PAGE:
Referring generally now to FIG. 2 and particularly to FIG. 4, when the magnitude of the input voltage from input voltage source 1 increases above the first predetermined voltage, the firing voltage of zener diode CR1, the system will operate in its regulating mode. In this regulation mode the zener diode CR1 will break down, thereby substantially increasing the current passing through resistor R1. The equivalent circuit of the front end of this system in this mode can thus be illustrated as in FIG. 4. The more positive signal developed at the output of low voltage detector 3, a positive base signal across biasing resistor R1, is coupled to transistor Qls base and will initially turn conducting transistor Q1 OFF. This action will in turn increase the positive voltage applied to the base of the first triggering transistor Q3 and turn it ON; this of course will then result in series transistor 02 being turned ON thereby allowing current to flow through it to choke Ll, capacitor' C1, and to the output load. Additionally a portion of the output voltage across the load and output voltage detector 5 is fed back to the switching amplifier 4 over line H to the base of transistor Q1 resulting in a greater positive base signal being applied to transistor Q1 thereby further tending to turn it OFF. In the switching amplifier circuit 4, the magnitude of resistor R2 is quite important in that the switching amplifier 4 can be made to operate in a hysteresis type turn on-off circuit or operate in a linear type turn on-off circuit. The type of operation of the switching amplifier 4 is further influenced by the magnitude of resistor R1; if resistor R1 is large, a sharp hysteresis will result, whereas if the magnitude of resistor R1 is small, substantially no hysteresis will be observed.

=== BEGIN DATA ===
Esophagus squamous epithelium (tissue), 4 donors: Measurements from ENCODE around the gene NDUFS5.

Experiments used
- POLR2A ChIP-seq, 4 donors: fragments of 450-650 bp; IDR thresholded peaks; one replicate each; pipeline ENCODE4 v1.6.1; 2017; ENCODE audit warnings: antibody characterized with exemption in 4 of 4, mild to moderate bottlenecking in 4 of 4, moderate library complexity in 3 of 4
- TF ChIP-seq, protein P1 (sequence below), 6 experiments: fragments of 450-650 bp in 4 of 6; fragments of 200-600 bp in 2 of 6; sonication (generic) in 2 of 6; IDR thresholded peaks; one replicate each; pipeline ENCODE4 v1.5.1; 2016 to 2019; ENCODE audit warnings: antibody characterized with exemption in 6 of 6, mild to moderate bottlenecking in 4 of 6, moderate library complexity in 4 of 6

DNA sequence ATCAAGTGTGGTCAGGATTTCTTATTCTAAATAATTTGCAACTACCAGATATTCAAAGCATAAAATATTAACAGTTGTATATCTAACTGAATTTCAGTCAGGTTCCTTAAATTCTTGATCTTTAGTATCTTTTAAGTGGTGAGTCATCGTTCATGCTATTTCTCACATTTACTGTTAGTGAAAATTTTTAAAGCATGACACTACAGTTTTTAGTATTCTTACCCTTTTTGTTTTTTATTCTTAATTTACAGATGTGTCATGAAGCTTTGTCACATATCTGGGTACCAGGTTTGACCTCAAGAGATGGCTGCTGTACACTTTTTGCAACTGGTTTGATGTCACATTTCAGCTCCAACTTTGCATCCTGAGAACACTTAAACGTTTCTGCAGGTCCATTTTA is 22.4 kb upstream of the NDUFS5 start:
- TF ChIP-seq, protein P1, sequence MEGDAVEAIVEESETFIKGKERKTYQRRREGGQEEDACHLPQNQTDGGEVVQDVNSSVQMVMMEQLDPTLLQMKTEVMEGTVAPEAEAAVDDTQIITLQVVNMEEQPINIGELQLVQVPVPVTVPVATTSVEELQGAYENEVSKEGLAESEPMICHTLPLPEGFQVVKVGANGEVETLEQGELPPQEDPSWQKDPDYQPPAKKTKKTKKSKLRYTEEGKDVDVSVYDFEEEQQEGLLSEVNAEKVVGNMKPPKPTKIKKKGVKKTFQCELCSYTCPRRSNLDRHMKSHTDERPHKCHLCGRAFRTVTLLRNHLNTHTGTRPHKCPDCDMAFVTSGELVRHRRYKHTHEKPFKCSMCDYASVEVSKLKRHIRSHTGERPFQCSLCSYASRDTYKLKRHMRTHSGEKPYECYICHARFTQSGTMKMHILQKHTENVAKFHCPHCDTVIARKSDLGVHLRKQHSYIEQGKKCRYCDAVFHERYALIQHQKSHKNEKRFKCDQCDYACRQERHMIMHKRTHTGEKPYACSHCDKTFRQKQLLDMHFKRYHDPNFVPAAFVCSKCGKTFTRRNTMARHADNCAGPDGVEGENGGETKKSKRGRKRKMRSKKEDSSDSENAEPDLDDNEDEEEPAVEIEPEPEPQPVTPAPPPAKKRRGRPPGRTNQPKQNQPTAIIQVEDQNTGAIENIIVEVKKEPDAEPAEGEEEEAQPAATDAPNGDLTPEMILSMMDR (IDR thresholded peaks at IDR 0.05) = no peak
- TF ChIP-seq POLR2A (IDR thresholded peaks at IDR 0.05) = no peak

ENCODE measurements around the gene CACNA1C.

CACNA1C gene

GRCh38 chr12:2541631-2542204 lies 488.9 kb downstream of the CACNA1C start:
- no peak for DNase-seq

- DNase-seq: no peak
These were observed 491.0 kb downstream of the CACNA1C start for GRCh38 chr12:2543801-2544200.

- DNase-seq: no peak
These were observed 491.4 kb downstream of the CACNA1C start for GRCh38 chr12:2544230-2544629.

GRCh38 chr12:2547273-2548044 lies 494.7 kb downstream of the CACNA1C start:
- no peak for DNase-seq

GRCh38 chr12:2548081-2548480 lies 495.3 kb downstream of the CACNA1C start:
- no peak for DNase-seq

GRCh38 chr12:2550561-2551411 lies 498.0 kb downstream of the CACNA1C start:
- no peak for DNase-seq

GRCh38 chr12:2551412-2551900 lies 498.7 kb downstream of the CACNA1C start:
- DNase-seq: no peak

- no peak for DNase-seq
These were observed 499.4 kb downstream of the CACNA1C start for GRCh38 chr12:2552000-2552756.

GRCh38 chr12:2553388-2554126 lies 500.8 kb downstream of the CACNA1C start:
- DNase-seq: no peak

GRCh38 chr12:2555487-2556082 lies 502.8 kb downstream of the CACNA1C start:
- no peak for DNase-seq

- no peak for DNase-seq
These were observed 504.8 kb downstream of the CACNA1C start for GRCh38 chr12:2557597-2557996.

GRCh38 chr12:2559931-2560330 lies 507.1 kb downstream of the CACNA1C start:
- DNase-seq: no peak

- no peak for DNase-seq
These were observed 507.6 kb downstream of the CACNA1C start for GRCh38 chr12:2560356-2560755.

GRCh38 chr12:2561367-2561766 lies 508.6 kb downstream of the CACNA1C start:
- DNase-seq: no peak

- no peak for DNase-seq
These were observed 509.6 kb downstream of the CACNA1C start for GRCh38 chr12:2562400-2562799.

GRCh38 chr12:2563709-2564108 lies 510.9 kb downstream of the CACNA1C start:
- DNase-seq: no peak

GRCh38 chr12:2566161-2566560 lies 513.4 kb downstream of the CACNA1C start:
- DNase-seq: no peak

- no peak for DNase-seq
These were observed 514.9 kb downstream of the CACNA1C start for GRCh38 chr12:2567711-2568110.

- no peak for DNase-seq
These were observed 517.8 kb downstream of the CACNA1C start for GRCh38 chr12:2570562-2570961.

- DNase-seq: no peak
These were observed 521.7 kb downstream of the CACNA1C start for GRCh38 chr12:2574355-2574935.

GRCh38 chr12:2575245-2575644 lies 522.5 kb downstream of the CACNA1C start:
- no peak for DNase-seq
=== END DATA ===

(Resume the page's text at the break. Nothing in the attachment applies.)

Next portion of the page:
To more fully understand and appreciate the invention specific reference is now had to FIGS. 5 and 6 wherein a conventional Schmitt trigger regulator and the waveforms associated therewith are shown. In operation when an input voltage 1 is applied thereto, first triggering transistor Q3 conducts as a result of the base drive through bias resistor R3; this transistor Q3 then turns ON series transistor Q2, the latter allowing current to pass from the input voltage source 1 through inductive coil L1 to the output load. As the first triggering transistor Q3 conducts, it drives the second triggering transistor Q4 OFF. This action between these two triggering transistors is complementary in this circuit; they are alternately ON and OFF, and at any given time they are always in opposite states of conduction. The current passing through transistor Q2 also charges up storage capacitor C 1. When the output voltage increases so that the voltage across a sensing resistor R7 of the output voltage detector is greater than the sum of diode voltage of Q5 and the base to emitter voltage of transistor Q4 (i.e., 5.40 volts), at time T10 this second triggering transistor Q4 will conduct thereby bypassing the base drive circuit of the first triggering transistor Q3 to drive transistor Q3 OFF.

This will result in series transistor Q2 being turned OFF. As a result of this, inductor Ll will then supply current through the free wheeling diode CR2 to the load and storage capacitor C1. When the inductive energy of L1 decreases to a certain point capacitor C1 will then take over and start to discharge through the load. The output voltage, however, will continue to decrease, and, as it decreases, the base drive through triggering transistor Q4 will also decrease, eventually turning it off (i.e., at 5.30 volts) at time T20; such action will turn triggering transistor Q3 ON thereby turning series transistor Q2 back ON and allowing it to again conduct, hence the cycle will repeat. It should be noted that in this conventional circuit the state of the triggering transistors are always opposite to each other.